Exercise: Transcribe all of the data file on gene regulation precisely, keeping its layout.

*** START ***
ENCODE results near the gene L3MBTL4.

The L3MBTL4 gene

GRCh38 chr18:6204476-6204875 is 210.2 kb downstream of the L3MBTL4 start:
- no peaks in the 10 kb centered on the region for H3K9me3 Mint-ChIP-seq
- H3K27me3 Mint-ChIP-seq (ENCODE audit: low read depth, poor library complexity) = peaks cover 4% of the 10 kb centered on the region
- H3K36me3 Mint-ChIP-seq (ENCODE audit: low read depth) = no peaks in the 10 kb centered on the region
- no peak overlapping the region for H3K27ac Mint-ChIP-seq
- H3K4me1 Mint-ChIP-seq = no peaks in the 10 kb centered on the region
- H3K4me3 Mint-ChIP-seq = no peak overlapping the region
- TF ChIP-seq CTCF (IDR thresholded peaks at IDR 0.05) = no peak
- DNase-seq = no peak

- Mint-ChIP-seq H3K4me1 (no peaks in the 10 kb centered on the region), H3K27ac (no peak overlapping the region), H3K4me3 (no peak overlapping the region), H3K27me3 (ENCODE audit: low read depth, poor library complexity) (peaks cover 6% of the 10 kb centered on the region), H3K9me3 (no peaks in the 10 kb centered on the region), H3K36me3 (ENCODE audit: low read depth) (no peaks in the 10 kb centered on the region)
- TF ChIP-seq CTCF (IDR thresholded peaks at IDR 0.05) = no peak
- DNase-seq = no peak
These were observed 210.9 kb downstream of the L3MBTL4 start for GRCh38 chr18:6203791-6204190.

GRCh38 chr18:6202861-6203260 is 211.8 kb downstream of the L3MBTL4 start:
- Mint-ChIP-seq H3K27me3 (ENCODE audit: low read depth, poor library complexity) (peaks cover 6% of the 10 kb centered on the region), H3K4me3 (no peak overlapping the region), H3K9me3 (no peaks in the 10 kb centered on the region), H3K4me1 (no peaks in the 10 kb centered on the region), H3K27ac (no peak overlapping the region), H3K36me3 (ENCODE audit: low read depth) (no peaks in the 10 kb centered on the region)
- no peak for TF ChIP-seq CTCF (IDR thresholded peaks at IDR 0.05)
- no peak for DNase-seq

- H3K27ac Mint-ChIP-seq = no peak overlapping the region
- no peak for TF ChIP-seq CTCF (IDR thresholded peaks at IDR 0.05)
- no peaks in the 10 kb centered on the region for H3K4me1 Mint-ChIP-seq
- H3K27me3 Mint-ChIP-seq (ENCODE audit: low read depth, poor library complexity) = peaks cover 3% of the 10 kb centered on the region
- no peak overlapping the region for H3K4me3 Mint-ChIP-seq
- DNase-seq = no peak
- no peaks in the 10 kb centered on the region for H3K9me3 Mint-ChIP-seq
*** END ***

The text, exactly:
ENCODE results near the gene L3MBTL4.

The L3MBTL4 gene

GRCh38 chr18:6204476-6204875 is 210.2 kb downstream of the L3MBTL4 start:
- no peaks in the 10 kb centered on the region for H3K9me3 Mint-ChIP-seq
- H3K27me3 Mint-ChIP-seq (ENCODE audit: low read depth, poor library complexity) = peaks cover 4% of the 10 kb centered on the region
- H3K36me3 Mint-ChIP-seq (ENCODE audit: low read depth) = no peaks in the 10 kb centered on the region
- no peak overlapping the region for H3K27ac Mint-ChIP-seq
- H3K4me1 Mint-ChIP-seq = no peaks in the 10 kb centered on the region
- H3K4me3 Mint-ChIP-seq = no peak overlapping the region
- TF ChIP-seq CTCF (IDR thresholded peaks at IDR 0.05) = no peak
- DNase-seq = no peak

- Mint-ChIP-seq H3K4me1 (no peaks in the 10 kb centered on the region), H3K27ac (no peak overlapping the region), H3K4me3 (no peak overlapping the region), H3K27me3 (ENCODE audit: low read depth, poor library complexity) (peaks cover 6% of the 10 kb centered on the region), H3K9me3 (no peaks in the 10 kb centered on the region), H3K36me3 (ENCODE audit: low read depth) (no peaks in the 10 kb centered on the region)
- TF ChIP-seq CTCF (IDR thresholded peaks at IDR 0.05) = no peak
- DNase-seq = no peak
These were observed 210.9 kb downstream of the L3MBTL4 start for GRCh38 chr18:6203791-6204190.

GRCh38 chr18:6202861-6203260 is 211.8 kb downstream of the L3MBTL4 start:
- Mint-ChIP-seq H3K27me3 (ENCODE audit: low read depth, poor library complexity) (peaks cover 6% of the 10 kb centered on the region), H3K4me3 (no peak overlapping the region), H3K9me3 (no peaks in the 10 kb centered on the region), H3K4me1 (no peaks in the 10 kb centered on the region), H3K27ac (no peak overlapping the region), H3K36me3 (ENCODE audit: low read depth) (no peaks in the 10 kb centered on the region)
- no peak for TF ChIP-seq CTCF (IDR thresholded peaks at IDR 0.05)
- no peak for DNase-seq

- H3K27ac Mint-ChIP-seq = no peak overlapping the region
- no peak for TF ChIP-seq CTCF (IDR thresholded peaks at IDR 0.05)
- no peaks in the 10 kb centered on the region for H3K4me1 Mint-ChIP-seq
- H3K27me3 Mint-ChIP-seq (ENCODE audit: low read depth, poor library complexity) = peaks cover 3% of the 10 kb centered on the region
- no peak overlapping the region for H3K4me3 Mint-ChIP-seq
- DNase-seq = no peak
- no peaks in the 10 kb centered on the region for H3K9me3 Mint-ChIP-seq